The masterpiece Patriotism by Mishima is an allegorical exposition of the circumstances leading to the death of a young man and his newly wed wife. To bring out the themes of the story, Mishima applies diverse elements of literature to achieve the same. Nevertheless, the use of imagery to underscore the theme of devotion comes out clearly, as the story unfolds.
We will write a custom Essay on “Patriotism” by Yukio Mishima Literature Analysis specifically for you
301 certified writers online
“Patriotism” by Yukio Mishima
In ‘Patriotism’ Mishima develops the theme of devotion through the use of imagery. The education edict that, “husband and wife should be harmonious” (Mishima 2), does not evoke any form of fights or disagreement between amongst men; on the contrary, it stirs love, respect, and devotion for each other.
Husbands do not scold their wives but they give their lives, love, and time to their wives in full measure. In this case, the education edict comes out as an image, a controversial image for the author to underscore the theme of devotion. Conventional wisdom would call for such an edict to cause revolts amongst men (Keene 1220); however, the edict arouses love.
The education decree
Written at a time when affirmative action is unknown, the education edict would conventionally attract bad blood from men who are enjoying superiority at this time. The Japanese men at this time have every reason to say they are not equal to women; however, in a bid to underpin the theme of devotion, Mishima chooses to paint the men as compliant beings who would raise no finger even at times when they should do so.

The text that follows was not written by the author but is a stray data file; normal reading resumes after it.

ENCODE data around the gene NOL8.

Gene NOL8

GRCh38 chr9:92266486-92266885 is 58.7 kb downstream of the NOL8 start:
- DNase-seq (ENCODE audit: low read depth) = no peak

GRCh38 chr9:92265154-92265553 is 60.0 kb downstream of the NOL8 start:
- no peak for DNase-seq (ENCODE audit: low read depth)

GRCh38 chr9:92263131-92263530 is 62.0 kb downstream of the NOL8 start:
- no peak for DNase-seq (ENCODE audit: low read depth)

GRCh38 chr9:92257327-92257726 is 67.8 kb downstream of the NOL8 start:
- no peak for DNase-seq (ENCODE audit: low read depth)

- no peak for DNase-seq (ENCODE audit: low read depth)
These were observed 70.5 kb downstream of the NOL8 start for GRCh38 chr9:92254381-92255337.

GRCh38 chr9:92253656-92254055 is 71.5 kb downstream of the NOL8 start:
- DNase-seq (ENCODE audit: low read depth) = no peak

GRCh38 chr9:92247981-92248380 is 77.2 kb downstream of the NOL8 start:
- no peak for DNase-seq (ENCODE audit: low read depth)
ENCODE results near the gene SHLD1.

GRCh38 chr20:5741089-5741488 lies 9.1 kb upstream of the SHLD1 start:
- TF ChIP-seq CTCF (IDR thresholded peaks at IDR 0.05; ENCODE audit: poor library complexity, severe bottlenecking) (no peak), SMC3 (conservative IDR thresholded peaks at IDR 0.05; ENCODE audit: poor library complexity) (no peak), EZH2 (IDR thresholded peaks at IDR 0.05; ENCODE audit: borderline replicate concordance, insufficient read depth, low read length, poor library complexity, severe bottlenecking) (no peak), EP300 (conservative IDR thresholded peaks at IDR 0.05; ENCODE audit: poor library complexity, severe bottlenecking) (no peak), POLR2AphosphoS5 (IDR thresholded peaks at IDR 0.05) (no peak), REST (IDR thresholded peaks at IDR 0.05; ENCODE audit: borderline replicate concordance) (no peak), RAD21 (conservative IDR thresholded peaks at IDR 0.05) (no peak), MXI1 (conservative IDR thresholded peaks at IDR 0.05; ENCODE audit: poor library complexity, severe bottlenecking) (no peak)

In what appears like irony, Mishima paints the soldiers as devoted persons; for instance, instead of revolting against the edict, all men embrace it and decide to love their women even more. Therefore, the education decree is an image that underlines devotion that ran deep in the Japanese culture at that time (Gwenn 96). Similarly, the citizens have to show love to their Imperial Majesties each morning; something they execute devotionally.
There are tablets holding sets of photographs of Imperial Majesties and before going to work, one has to bow before the photographs. The Imperial Majesties’ photographs are images used deliberately to emphasize the theme of devotion. If the people were not devoted, they would find no reason or sense in dutifully bowing down to the photographs every morning.
The Majesties’ portraits
The people’s compliance and dutifulness shows how devoted they are and through this, Mishima achieves the theme of devotion comfortably. Moreover, there is renewal of holy water every morning “and the sacred sprig of sasaki was always green and fresh” (Mishima 2).
The reason why the lieutenant and his wife renew the holy water every dawn is a symbol of their degree of devotion. In a recap, the characters in Patriotism are devoted to whatever they believe, be it governance or religion; once they set out to do something, they execute it devotionally. Their devotion in worshiping the Imperial Majesties is just but an indicator of how devotion can run deep in a society.
Mishima seeks to highlight a number of themes in Patriotism by employing different literal elements. However, the use of imagery to explore the theme of devotion stands out conspicuously throughout the story.
Instead of revolting against what seeks infringe their superiority, men choose to love their women even more in the spirit of devotion. Moreover, the theme of devotion comes out in the way people dutifully bow to images of Imperial Majesties. The education edict and the Majesties’ photos are images that underline the theme of devotion in the story.
Keene, D. Dawn to the West: Japanese Literature in the Modern Era. New York: Holt, 1984.
Gwenn, P. The Moon in the Water: Understanding Tanizaki, Kawabata and Mishima. Honolulu: Hawaii University Press, 1979.
Mishima, Y. “Patriotism.” Mutantfrog Travelogue. Web.